When I'm feeling blue. When the canvas on my little sailboat of life hangs motionless in a hot, windless sea. When my steps are labored and I drag my feet around like heavy stones. When hardly anything makes sense anymore and the world appears completely off its axis. When fun has taken leave of me like some misplaced treasure. When my soul has no more music in it. It is then that I go to the movies.
There in semi-darkness, the anticipation of excitement grows. Alone or with a companion I soak up the surrounding atmosphere--people chatting, the screen running its ads and movie trivia questions, the soft dim lights signaling something will happen soon, the comfortable seats and convenient cup holders, reminders that small pleasures carry value.
Has a plain old hotdog and soda ever tasted better than at the movies? And what is it about movie theater popcorn that never changes and in spite of marketing efforts, is never duplicated?
Eventually the theater darkens and the screen fills with activity--previews, Coke ads, that little piece about shutting off cell phones, until finally the main attraction is rolling and before I know it I am caught up in the life of a story unfolding on film.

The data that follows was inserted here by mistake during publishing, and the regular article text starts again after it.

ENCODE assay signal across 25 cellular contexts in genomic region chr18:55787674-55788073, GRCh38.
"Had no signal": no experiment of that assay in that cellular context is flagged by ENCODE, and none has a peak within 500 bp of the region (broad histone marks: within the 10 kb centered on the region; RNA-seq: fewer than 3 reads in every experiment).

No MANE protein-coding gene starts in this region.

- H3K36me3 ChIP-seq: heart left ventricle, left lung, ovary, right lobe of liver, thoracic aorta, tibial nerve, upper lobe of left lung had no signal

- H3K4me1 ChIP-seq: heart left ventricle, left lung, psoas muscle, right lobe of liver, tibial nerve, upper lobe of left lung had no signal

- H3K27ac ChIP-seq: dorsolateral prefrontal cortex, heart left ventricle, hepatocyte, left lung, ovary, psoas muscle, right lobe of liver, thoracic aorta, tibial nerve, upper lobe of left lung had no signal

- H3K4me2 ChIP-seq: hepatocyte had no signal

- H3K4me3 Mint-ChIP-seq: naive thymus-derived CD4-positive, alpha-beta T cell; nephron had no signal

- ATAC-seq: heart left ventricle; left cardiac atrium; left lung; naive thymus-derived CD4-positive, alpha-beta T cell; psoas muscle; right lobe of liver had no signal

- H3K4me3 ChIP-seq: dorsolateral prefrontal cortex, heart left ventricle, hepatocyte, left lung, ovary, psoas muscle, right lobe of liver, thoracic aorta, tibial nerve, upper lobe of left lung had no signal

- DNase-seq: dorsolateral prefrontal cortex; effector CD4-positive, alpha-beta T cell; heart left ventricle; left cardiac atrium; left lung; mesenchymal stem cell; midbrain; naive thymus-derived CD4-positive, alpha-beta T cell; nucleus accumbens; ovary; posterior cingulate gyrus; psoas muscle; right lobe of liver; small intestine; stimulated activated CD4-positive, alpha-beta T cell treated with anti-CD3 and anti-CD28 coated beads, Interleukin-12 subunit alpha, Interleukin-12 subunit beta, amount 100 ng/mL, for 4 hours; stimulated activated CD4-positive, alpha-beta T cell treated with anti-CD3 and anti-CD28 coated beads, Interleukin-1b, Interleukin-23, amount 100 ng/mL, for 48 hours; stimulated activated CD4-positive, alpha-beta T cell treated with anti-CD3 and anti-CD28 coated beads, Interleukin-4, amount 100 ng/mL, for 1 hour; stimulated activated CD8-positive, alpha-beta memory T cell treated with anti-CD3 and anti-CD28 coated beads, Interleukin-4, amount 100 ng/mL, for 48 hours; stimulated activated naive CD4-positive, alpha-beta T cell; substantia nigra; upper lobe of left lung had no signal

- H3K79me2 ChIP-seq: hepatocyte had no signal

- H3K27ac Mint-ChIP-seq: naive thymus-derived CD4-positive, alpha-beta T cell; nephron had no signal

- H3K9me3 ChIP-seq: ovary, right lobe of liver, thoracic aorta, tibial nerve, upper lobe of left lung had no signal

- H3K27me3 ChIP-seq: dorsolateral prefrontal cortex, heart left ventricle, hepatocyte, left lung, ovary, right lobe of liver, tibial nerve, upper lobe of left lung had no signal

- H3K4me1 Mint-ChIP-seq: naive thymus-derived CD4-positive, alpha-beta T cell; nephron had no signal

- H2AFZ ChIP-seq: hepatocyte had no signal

For a brief while all the burdens of my existence float off to some far away place and are forgotten. All the poisons inside my spirit--hurts, sadness, loneliness, anger, stress, dread--are released in tears, in laughter, in suspense--and for a beautiful short-lived time I transcend every oppressive worry in the wonder of a movie.
Later, walking out into the fresh air of the afternoon or evening, I greet my life again waiting for me in the real world.
On my way home I know the duties of living have returned but I feel I am ready to fulfill them. My humanity has been affirmed. I have found my place again within the restless crowd. Mysterious inner resources discovered in that theater of enchantment have emboldened me now to face tomorrow's deadlines and obligations with a curious new sense of relief, longing, and determination.
ã 2011 Timothy Moody